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To: Erik Latranyi


Goldman Sachs, which also had the good fortune, around then, to see its CEO, a bald-headed Frankensteinian goon named Hank Paulson (who received an estimated $200 million tax deferral by joining the government), ascend to Treasury secretary.

Freed from all capital restraints, sitting pretty with its man running the Treasury, Goldman jumped into the housing craze just like everyone else on Wall Street. Although it famously scored an $11 billion coup in 2007 when one of its trading units smartly shorted the housing market, the move didn’t tell the whole story. In truth, Goldman still had a huge exposure come that fateful summer of 2008 — to none other than Joe Cassano.

Goldman Sachs, it turns out, was Cassano’s biggest customer, with $20 billion of exposure in Cassano’s CDS book. Which might explain why Goldman chief Lloyd Blankfein was in the room with ex-Goldmanite Hank Paulson that weekend of September 13th, when the federal government was supposedly bailing out AIG.

When asked why Blankfein was there, one of the government officials who was in the meeting shrugs. “One might say that it’s because Goldman had so much exposure to AIGFP’s portfolio,” he says. “You’ll never prove that, but one might suppose.”

Market analyst Eric Salzman is more blunt. “If AIG went down,” he says, “there was a good chance Goldman would not be able to collect.” The AIG bailout, in effect, was Goldman bailing out Goldman.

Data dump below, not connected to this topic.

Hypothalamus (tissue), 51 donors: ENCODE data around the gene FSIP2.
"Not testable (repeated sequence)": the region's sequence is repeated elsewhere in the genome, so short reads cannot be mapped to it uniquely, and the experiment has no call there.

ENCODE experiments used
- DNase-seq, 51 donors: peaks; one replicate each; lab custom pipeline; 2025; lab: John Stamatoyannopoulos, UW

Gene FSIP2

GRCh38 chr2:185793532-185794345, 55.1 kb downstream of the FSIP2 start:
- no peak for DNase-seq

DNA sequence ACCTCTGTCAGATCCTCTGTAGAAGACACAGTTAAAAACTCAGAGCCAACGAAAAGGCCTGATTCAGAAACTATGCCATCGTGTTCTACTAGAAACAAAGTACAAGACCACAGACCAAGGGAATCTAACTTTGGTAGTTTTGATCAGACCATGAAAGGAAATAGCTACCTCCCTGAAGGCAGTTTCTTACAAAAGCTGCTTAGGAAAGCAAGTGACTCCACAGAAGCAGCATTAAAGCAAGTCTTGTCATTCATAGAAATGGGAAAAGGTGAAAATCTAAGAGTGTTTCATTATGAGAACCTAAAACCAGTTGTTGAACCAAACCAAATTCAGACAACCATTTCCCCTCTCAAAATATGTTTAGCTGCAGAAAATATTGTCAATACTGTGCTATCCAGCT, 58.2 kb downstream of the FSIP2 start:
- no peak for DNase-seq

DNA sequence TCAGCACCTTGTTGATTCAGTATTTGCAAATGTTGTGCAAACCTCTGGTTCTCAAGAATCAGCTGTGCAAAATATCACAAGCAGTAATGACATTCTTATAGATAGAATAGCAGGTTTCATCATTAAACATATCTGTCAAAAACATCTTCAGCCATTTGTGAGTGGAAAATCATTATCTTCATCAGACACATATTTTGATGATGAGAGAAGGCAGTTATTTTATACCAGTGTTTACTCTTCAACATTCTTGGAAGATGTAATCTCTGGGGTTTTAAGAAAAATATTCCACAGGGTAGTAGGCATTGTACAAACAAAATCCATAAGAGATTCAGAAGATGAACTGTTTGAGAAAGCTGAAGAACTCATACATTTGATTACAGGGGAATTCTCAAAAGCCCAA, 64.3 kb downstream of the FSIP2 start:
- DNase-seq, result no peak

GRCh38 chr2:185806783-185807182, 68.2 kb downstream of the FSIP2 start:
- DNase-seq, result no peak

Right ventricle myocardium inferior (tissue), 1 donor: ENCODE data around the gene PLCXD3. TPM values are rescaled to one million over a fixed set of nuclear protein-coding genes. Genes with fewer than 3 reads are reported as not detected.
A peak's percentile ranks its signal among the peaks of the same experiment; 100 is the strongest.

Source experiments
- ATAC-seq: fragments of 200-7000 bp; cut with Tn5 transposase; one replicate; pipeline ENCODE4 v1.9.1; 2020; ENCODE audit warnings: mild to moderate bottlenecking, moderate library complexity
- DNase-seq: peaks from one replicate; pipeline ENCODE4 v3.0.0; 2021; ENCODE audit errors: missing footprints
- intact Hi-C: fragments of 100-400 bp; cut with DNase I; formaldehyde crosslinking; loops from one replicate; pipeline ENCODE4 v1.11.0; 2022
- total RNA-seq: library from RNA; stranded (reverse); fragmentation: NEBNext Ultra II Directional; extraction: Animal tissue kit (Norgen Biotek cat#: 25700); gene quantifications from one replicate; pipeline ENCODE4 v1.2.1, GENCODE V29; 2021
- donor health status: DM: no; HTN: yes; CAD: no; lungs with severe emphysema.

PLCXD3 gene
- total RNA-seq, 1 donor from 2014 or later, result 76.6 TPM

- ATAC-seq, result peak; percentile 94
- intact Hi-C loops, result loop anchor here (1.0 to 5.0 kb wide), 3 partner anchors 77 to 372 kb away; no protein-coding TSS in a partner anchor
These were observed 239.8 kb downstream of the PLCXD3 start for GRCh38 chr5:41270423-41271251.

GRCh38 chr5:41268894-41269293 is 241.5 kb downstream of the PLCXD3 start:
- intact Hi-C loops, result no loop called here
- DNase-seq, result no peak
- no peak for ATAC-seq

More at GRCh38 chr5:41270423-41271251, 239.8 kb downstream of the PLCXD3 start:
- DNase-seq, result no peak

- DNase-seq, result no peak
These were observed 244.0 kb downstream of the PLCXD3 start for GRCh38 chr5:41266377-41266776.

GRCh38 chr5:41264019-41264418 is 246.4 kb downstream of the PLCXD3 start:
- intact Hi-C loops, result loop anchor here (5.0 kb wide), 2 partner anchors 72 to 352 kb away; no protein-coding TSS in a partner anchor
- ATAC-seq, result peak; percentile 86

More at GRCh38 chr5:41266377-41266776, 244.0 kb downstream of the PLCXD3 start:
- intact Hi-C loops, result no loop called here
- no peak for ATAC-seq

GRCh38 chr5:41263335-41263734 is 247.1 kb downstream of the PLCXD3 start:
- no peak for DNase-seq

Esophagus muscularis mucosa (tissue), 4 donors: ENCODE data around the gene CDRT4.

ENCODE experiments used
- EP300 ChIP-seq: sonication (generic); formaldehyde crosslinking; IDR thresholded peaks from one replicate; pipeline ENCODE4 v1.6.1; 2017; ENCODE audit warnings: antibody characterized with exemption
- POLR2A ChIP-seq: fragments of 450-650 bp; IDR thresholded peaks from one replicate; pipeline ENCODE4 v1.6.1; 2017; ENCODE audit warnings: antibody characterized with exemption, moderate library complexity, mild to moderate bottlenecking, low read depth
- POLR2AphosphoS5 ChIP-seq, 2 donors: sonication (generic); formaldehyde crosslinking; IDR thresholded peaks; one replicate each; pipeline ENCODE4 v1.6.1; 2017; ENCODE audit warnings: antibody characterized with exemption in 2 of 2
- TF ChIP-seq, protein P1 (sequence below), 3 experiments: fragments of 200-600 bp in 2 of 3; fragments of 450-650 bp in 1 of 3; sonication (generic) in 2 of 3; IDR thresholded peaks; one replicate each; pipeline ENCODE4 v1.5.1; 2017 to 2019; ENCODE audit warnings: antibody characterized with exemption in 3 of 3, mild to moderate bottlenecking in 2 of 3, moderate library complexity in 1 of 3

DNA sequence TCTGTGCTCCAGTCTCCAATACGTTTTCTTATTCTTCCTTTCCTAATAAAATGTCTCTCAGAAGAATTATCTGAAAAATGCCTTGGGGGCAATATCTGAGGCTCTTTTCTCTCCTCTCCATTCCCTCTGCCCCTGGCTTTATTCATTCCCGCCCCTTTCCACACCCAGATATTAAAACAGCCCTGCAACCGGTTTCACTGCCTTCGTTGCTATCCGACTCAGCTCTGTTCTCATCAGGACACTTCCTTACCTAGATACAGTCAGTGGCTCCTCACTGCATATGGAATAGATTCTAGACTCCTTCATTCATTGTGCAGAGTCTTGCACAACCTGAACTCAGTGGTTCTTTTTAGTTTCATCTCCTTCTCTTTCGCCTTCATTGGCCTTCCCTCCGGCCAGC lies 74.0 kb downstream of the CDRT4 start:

Eventually, Paulson went a step further, elevating another ex-Goldmanite named Edward Liddy to run AIG — a company whose bailout money would be coming, in part, from the newly created TARP program, administered by another Goldman banker named Neel Kashkari.

AND HERE :{C177EA75-3EB8-4631-B1EC-6EBAE68CDCB7}

During all of this, Goldman Chief Executive Lloyd Blankfein was in the middle of talks about the future of another crippled company, American International Group Inc. (AIG), at the New York Federal Reserve. As Gretchen Morgenson reported in the New York Times last week, those talks resulted in an $85 billion bailout of AIG via a government loan, and, oh yeah, the deal may have saved Goldman $20 billion in losses due to its trading position with the insurer.”


The government decision to bail out AIG was made after the private parties, supposedly at risk, had declined to structure a private series of investments that might have avoided the need for use of public money. Perhaps they knew the impact of an AIG default would be small, or perhaps they knew that the federal officials in the room would blink and ante up. In a post-Lehman moment when panic, not reason, was dominating the discussion, perhaps they figured they could walk away with extra billions—and, indeed, they did.

This issue cries out for immediate government inquiry. Maybe one or two of the more than two dozen government entities now beating their chests about bonuses can redirect their energies to this much larger issue confronting us: Who signed off on this $80 billion bailout—now approaching $200 billion—and why?


A Goldman Sachs trader recently told me that he constantly rips off endowments, charities, and foundations when they would call up and want to invest. “Whenever I hear it’s a non-prof, then you just ladle on the extra fees,” he told me.